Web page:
Honey bee life cycle

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The honey bee life cycle, here referring exclusively to the domesticated Western honey bee, depends greatly on their social structure.

Honey bee swarm pitched on a high limb

Colony life[edit]

Unlike a bumble bee colony or a paper wasp colony, the life of a honey bee colony is perennial. There are three castes of honey bees: queens, which produce eggs, workers, which are all non-reproducing females and drones, males whose main duty is to find and mate with a queen. The queen lays eggs singly in cells of the comb. Larvae hatch from eggs in three to four days. They are then fed by worker bees and develop through several stages in the cells. Cells are capped by worker bees when the larva pupates. Queens and drones are larger than workers and so require larger cells to develop. A colony may typically consist of tens of thousands of individuals.

While some colonies live in hives provided by humans, so-called "wild" colonies (although all honey bees remain wild, even when cultivated and managed by humans) typically prefer a nest site that is clean, dry, protected from the weather, about 20 liters in volume with a 4 to 6 cm² entrance about 3 m above the ground, and preferably facing south or south-east (in the northern hemisphere) or north or north-east (in the southern hemisphere).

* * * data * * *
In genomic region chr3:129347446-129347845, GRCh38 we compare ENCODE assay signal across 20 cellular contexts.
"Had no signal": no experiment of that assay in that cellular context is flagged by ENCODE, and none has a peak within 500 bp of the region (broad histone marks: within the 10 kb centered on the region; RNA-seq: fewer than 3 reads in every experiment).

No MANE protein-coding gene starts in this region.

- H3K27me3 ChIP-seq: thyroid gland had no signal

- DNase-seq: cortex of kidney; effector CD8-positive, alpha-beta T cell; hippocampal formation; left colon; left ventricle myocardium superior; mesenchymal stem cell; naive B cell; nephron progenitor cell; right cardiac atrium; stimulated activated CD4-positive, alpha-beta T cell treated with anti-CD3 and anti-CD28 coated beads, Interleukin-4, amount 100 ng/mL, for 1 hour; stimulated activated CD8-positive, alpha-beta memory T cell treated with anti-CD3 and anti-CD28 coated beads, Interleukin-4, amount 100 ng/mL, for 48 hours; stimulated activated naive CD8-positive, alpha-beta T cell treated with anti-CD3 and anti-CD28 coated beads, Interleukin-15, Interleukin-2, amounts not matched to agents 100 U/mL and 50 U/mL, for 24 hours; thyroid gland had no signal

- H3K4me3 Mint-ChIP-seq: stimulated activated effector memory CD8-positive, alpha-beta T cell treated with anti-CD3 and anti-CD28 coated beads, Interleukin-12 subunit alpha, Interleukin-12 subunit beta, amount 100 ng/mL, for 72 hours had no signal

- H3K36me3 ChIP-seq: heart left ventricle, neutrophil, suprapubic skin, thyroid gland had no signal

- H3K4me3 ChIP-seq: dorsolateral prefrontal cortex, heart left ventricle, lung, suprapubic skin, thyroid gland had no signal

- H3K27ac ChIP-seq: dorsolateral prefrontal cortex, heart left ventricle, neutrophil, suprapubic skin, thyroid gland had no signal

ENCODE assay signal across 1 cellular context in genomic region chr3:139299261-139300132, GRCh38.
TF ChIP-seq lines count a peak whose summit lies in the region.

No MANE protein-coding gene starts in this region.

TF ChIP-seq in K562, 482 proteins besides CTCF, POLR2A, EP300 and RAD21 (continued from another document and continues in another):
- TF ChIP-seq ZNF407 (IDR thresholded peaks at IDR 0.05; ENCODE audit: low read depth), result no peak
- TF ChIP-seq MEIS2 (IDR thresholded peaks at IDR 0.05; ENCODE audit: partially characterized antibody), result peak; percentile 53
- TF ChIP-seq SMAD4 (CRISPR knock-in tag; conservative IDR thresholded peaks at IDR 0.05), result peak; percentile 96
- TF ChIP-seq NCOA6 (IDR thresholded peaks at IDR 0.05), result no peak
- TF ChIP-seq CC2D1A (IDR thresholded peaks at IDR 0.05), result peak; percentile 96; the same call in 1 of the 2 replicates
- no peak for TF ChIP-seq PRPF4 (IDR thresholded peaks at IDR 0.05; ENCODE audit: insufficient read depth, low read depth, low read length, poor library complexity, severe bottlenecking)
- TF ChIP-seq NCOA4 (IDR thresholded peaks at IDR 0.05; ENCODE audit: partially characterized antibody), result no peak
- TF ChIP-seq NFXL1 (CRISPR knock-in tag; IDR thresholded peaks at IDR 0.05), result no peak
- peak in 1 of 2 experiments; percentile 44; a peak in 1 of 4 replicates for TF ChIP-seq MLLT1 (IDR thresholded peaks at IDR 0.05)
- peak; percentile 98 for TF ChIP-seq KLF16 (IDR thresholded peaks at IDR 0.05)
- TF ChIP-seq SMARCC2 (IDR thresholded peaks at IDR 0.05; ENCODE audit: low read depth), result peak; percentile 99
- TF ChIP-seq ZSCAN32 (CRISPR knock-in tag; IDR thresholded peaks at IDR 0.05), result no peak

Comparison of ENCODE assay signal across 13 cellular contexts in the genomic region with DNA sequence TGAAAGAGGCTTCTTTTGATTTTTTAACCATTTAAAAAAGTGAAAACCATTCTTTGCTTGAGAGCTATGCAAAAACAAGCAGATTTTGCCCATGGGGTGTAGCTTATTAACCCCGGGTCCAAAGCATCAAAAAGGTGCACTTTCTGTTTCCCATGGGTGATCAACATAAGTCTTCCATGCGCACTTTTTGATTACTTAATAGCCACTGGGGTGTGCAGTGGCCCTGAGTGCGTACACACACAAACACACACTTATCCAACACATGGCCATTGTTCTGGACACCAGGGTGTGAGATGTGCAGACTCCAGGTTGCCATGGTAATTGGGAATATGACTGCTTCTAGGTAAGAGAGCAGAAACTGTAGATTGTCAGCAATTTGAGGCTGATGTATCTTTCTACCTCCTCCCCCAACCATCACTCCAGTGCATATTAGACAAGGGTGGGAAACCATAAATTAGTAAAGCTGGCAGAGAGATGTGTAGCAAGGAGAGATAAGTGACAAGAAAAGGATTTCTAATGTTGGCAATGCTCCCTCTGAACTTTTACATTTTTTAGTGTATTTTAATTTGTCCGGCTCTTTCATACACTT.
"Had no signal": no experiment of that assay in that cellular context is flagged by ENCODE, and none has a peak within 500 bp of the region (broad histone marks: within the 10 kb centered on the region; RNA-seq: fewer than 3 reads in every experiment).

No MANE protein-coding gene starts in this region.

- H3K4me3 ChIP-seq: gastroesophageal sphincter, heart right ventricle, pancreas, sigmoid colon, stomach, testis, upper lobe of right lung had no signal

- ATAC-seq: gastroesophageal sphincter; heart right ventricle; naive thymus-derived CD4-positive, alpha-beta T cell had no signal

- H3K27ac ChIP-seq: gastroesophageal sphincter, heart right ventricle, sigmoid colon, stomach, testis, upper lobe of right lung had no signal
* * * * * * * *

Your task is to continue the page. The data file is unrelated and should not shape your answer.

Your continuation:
Stages of development of the drone pupae.

Development from egg to emerging bee varies among queens, workers and drones. Queens emerge from their cells in 15,16 days, workers in 21 days and drones in 24 days. Only one queen is usually present in a hive. New virgin queens develop in enlarged cells through differential feeding of royal jelly by workers. When the existing queen ages or dies or the colony becomes very large a new queen is raised by the worker bees. The virgin queen takes one or several nuptial flights and once she is established starts laying eggs in the hive.

A fertile queen is able to lay fertilized or unfertilized eggs. Each unfertilized egg contains a unique combination of 50% of the queen's genes[1] and develops into a haploid drone. The fertilized eggs develop into either workers or virgin queens.

The average lifespan of a queen is three to four years; drones usually die upon mating or are expelled from the hive before the winter; and workers may live for a few weeks in the summer and several months in areas with an extended winter.

TypeEggLarvaCell cappedPupaAverage Developmental Period

(Days until emergence)

Start of FertilityBody LengthHatching Weight
Queenup to Day 3up to Day 8½Day 7½Day 8 until emergence16 daysDay 23 and up18–22 mmnearly 200 mg
Workerup to Day 3up to Day 9Day 9Day 10 until emergence (Day 11 or 12 last moult)21 days

(range: 18–22 days)

N/A12–15 mmnearly 100 mg
Droneup to Day 3up to Day 9½Day 10Day 10 until emergence24 daysapprox. 38 days15–17 mmnearly 200 mg

The weight progression of the worker egg, larvae.

Worker bee emerging from cell
DaysDevelopmental stateWeightLengthFood source
1egg0.132 mg1.2mmyolk
2eggnot listedyolk
3egg0.09 mgyolk
4larvanot listedRoyal jelly
5larva3.4 mgRoyal jelly
6larva33.3 mgRoyal jelly/honey and pollen (bee bread)
7larva100.1 mghoney and pollen (bee bread)
8larva134.5 mghoney and pollen (bee bread)
9larva155.2 mghoney and pollen (bee bread)

Source: Stone, David M. Overview of Bee Biology University of Illinois Laboratory Highschool; web accessed Oct. 2006

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